The Ubuntu Center is an award winning Heath and social services complex located in Port Elizabeth, South Africa. The center was designed by California-based Field Architecture with construction fully completed in 2010. The design is a model for sustainable development that begins with the environment and extends to the preservation of life.
The Architect magazine awarded Field Architecture the Progressive Architecture Award for their design, and described it as follows:
Field Architecture created a series of connected, trapezoidal forms that house education, health, and social services for the 400,000 residents of Zwide Township, one of the ghettos where the South African government forcibly relocated nonwhites during the apartheid era. Working within a two-story height limit, the architects deployed a palette of construction materials including a cast-in-place concrete shell and an exterior sunscreen made from gum poles, a common local building material that helps make the center’s unconventional form culturally accessible to the community.
While fulfilling the center’s service-based mission, Field Architecture attempted to minimize the potential social stigmatization of users: the areas for HIV/tuberculosis testing and treatment, for example, are directly adjacent to community areas such as the cafeteria and the theater and multipurpose hall.
The Ubuntu center comprises a multi-purpose hall for education, concerts and shelter when needed; an empowerment wing with career guidance and computer centre, and a fully equipped Pediatric HIV /TB testing and counseling clinic with 47,691 people reached through community HIV prevention outreach.
The folded concrete forms read as independent volumes which lean on one another for support, sending the message of Ubuntu, which literally means: “I am because you are.”The distributed mass of the building allows pedestrian walkways to continue through the building uninterrupted; rather than entrances being punctured in the facades, the voids are a continuation of the township pathways. This creates a critical sense of community ownership which allows this building to survive in the township context. The clinic is placed en route to other life services to enable anonymous visitors. While fulfilling the center’s service based mission, the architecture attempts to minimize the potential social stigmatization of users. The design sends the message that every child, regardless of race or background, deserves access to world-class health and education.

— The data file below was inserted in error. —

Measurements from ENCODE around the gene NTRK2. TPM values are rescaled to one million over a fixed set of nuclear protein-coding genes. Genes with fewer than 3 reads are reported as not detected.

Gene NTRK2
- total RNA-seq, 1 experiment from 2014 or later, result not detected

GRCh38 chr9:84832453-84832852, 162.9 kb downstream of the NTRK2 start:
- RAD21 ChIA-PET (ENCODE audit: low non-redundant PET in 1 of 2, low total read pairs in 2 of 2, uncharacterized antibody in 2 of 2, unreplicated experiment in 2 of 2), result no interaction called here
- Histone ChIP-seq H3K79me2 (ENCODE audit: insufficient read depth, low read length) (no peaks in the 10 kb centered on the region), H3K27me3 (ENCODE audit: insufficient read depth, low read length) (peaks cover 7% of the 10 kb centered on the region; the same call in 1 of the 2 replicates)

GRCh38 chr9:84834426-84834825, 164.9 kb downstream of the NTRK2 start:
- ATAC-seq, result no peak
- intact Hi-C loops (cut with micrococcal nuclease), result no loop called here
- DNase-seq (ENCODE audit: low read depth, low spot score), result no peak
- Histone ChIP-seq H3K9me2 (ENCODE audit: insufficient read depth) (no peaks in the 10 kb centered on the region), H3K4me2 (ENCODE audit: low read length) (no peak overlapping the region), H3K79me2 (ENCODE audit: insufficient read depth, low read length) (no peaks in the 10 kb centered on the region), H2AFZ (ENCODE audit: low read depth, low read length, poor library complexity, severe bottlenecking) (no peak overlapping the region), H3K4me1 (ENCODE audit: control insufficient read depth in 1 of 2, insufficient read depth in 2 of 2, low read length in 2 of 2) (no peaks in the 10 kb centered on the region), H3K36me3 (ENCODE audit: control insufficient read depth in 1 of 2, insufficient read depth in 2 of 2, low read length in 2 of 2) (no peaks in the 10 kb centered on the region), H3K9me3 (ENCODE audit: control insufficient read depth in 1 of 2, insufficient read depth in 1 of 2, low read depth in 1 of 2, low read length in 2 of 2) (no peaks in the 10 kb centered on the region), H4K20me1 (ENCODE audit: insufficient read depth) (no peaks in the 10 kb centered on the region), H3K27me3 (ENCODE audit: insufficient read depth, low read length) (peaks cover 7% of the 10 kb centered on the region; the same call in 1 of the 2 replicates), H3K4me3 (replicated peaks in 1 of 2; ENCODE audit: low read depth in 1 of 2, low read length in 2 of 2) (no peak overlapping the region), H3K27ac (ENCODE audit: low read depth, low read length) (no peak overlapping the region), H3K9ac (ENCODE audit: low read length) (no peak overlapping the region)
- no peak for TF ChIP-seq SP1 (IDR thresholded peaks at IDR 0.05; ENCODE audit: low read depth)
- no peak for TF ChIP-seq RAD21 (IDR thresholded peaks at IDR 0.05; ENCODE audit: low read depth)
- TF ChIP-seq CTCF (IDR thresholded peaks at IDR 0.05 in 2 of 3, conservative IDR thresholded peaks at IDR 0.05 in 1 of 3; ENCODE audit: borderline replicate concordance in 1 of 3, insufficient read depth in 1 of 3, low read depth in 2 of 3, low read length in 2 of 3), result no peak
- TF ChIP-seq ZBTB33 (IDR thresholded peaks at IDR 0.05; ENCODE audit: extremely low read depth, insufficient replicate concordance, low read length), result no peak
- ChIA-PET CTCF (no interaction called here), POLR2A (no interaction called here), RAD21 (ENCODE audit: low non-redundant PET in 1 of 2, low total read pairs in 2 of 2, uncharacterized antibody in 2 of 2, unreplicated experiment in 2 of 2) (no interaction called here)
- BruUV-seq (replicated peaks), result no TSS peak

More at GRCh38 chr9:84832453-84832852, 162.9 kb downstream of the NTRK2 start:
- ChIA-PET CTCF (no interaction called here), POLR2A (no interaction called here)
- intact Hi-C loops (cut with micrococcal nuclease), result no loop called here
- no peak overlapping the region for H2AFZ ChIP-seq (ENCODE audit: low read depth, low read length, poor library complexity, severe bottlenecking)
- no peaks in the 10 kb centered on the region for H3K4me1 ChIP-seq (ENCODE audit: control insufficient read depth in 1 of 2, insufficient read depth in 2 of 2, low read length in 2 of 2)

Ubuntu’s organic rooftop garden, together with Ubuntu’s neighborhood gardens feed 2,245 students daily, while the aforementioned facilities provide holistic support to 3,500 clients and their families, delivers after-school education to 250 students, and issues HIV counseling and testing to 6,000 community members.
IMAGES AND DRAWINGS COURTESY ARCHIDATUM
Funded globally and operated locally, Ubuntu reflects a world defined by unprecedented global connection and the resurgence of local, community based organization. The center provides a timely and practical template for sustainability on a societal as well as an environmental level bringing state of the art services to a vulnerable populace by providing centrally located, free and accessible social services in a single facility.
PROJECT DETAILS [COURTESY ARCHDAILY]
Location: 57th Street, Bethelsdorp 6059, South Africa
Architect: Field Architecture
Project Team: Stan Field (Lead Architect, SAIA, RIBA, Int’l Assoc. AIA), Jess Field (Lead Architect, Assoc. AIA), Mark Johnson (AIA), Jeff Pilotte, Andy Lin
Local Project Architects: John Blair Architects in association with NOH Architects
Project Manager: John Blair, Tim Hewitt-Coleman
Mechanical And Electrical Engineer: Clinkscales Maughan-Brown
Structural And Civil Engineer: Iliso Consulting
Landscape Architect: John Elliott, Matt Elliott
Lighting Design: Field Architecture
Interior Design: Field Architecture
Acoustic Consultant for Hall: Ivan Kadey Design
Mosaic Mural: Dolla Sapeta
Networking and Communication Equipment: Cisco Systems
General Contractor: SBT Construction (East Cape)
Area: 1950 sqm
Photographs: Jess Field, Jon Riordan